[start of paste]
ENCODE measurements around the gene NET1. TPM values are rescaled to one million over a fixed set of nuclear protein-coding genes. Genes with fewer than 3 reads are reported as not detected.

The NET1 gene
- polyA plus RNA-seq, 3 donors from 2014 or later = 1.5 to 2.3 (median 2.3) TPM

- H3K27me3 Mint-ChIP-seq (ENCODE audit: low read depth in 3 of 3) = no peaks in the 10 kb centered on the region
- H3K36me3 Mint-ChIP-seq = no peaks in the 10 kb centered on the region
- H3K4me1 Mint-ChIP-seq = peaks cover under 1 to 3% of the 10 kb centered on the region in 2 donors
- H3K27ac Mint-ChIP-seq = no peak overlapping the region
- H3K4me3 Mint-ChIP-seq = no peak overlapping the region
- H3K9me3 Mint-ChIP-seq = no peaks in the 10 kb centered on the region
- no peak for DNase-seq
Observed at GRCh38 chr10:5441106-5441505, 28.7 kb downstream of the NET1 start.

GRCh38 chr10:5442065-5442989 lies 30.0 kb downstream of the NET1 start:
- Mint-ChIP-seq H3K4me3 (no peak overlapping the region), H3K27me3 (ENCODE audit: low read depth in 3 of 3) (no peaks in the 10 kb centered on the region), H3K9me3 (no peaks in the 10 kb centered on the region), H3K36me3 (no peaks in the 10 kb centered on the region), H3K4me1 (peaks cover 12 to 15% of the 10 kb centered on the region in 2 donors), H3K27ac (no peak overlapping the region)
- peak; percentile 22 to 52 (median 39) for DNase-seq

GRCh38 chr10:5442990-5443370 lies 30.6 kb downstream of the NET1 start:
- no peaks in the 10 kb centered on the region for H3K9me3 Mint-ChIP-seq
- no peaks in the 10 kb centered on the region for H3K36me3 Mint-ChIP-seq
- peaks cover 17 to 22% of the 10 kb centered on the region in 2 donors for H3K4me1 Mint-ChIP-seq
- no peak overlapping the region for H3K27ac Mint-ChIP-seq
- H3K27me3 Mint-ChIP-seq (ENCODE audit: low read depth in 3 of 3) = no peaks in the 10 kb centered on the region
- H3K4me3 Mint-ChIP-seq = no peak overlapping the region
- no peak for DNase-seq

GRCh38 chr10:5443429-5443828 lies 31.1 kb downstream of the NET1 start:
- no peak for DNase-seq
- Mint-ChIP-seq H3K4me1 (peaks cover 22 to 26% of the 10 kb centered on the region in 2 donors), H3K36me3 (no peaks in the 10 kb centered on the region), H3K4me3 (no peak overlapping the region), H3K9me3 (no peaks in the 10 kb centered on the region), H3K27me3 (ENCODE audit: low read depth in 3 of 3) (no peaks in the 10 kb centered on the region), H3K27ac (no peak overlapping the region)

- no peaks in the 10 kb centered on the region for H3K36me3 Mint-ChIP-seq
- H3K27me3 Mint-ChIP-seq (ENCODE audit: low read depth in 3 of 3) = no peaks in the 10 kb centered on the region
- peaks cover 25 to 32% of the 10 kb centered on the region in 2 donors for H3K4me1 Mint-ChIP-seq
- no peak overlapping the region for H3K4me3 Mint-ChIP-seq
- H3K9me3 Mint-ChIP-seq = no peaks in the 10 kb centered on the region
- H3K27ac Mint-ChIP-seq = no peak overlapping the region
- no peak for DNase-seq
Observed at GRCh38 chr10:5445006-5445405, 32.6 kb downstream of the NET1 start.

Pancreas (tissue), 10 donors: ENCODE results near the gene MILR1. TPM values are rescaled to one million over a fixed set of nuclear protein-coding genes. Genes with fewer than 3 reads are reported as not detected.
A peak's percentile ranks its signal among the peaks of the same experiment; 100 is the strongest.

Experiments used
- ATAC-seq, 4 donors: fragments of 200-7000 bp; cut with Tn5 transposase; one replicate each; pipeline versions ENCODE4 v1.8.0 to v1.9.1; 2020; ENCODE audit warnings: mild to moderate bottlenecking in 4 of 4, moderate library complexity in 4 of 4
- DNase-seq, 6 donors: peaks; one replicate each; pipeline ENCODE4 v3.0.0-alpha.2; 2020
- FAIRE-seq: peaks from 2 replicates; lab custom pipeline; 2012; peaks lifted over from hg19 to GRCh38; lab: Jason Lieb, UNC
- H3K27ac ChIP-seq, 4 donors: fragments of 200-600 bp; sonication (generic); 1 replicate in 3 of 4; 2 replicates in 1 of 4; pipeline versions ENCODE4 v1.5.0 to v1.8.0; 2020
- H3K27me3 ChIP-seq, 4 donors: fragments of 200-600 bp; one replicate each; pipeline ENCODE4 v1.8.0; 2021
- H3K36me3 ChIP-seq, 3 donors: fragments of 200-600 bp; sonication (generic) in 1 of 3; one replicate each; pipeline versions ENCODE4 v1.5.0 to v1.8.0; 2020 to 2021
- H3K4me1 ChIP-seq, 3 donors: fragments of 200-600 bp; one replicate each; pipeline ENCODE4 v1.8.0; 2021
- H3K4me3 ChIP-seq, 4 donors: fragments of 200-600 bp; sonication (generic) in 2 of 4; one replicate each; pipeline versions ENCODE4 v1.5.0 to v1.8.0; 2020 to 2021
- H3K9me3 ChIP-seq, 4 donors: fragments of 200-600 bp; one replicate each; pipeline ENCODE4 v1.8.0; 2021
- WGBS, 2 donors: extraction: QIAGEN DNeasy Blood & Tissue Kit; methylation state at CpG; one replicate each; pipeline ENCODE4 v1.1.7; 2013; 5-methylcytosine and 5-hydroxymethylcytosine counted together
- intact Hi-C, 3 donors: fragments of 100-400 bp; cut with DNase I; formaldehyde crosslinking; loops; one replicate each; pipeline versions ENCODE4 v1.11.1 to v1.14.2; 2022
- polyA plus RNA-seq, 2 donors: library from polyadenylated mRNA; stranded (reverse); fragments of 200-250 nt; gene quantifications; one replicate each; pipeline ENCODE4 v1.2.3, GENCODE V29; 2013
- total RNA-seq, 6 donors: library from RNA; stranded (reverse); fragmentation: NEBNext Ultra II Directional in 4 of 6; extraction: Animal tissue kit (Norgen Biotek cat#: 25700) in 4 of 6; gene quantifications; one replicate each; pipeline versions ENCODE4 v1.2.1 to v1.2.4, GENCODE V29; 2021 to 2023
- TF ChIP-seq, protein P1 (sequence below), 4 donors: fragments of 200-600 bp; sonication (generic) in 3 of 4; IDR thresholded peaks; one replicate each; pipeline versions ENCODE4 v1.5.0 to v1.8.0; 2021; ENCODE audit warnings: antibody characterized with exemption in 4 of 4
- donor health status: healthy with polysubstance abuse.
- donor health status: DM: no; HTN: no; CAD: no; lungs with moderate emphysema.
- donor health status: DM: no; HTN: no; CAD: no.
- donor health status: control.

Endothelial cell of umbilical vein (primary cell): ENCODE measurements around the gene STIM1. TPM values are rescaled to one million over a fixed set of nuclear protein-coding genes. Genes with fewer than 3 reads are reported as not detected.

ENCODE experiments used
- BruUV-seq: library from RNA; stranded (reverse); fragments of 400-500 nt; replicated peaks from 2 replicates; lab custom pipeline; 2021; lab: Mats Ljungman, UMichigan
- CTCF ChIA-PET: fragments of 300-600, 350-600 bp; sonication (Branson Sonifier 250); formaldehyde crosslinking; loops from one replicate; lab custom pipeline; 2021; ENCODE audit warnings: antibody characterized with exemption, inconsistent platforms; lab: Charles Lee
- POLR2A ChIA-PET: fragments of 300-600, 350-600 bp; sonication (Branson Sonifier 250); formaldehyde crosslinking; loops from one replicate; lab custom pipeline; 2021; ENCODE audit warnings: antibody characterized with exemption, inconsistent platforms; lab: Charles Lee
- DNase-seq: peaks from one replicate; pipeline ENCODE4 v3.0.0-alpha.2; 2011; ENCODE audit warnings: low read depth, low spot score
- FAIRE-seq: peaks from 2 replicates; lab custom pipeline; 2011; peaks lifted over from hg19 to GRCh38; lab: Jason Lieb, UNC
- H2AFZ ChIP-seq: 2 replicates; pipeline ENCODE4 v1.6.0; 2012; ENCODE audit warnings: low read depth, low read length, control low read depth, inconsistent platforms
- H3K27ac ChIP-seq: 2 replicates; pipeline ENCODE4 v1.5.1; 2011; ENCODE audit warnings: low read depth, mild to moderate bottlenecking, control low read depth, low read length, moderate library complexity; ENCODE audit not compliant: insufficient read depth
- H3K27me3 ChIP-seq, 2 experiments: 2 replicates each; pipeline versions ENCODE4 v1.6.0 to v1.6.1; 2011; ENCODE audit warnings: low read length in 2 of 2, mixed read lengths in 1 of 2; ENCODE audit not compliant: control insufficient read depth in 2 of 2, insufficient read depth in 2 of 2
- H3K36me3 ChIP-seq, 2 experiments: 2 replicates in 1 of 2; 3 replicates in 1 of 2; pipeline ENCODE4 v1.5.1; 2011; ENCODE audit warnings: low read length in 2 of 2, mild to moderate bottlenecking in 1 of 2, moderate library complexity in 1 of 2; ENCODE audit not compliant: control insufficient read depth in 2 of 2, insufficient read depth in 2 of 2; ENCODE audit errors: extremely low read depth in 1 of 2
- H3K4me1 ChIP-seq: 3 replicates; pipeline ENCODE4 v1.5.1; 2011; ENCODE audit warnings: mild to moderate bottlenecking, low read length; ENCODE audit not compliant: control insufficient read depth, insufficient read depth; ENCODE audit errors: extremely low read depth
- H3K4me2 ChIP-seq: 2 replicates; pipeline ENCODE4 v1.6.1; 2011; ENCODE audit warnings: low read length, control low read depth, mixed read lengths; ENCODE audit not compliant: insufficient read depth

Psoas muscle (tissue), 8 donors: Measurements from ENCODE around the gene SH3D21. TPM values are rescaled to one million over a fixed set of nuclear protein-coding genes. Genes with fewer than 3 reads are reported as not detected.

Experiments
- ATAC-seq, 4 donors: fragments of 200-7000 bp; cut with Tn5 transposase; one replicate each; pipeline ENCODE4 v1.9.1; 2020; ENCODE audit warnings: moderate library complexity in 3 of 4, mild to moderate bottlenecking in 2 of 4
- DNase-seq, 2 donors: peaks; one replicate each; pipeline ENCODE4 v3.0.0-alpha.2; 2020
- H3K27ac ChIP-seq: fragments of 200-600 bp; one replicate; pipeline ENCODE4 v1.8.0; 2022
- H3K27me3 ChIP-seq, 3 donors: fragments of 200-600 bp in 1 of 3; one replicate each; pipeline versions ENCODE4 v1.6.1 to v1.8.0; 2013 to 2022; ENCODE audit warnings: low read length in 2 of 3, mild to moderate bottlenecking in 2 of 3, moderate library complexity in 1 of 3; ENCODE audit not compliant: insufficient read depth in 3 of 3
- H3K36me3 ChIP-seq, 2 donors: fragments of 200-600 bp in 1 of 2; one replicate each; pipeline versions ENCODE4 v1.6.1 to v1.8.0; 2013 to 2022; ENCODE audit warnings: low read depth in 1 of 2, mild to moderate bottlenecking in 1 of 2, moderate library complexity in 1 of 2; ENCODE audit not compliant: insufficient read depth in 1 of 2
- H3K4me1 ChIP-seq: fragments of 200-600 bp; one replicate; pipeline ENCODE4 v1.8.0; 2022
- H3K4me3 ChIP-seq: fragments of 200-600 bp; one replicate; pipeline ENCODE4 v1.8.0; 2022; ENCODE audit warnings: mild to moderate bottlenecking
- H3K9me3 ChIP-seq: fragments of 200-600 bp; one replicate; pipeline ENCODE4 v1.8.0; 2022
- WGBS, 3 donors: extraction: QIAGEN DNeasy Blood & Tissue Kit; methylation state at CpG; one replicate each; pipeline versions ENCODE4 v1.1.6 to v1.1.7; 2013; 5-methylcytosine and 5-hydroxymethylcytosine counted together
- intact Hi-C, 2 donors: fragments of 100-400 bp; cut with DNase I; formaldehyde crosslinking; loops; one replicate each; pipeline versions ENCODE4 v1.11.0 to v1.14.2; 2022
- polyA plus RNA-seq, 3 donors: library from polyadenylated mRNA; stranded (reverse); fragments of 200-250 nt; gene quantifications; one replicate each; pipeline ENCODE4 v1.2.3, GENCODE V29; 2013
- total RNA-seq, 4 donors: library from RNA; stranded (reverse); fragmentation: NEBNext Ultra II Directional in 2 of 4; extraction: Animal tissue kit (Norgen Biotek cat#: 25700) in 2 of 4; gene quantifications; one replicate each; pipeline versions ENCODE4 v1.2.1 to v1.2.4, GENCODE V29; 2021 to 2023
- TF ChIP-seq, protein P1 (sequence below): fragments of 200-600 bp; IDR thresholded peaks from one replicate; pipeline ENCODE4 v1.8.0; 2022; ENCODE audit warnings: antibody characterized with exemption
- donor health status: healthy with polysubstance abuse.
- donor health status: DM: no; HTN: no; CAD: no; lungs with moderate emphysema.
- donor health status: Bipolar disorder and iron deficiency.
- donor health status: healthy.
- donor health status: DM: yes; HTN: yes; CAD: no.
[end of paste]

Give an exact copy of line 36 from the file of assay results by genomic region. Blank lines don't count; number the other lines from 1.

Experiments used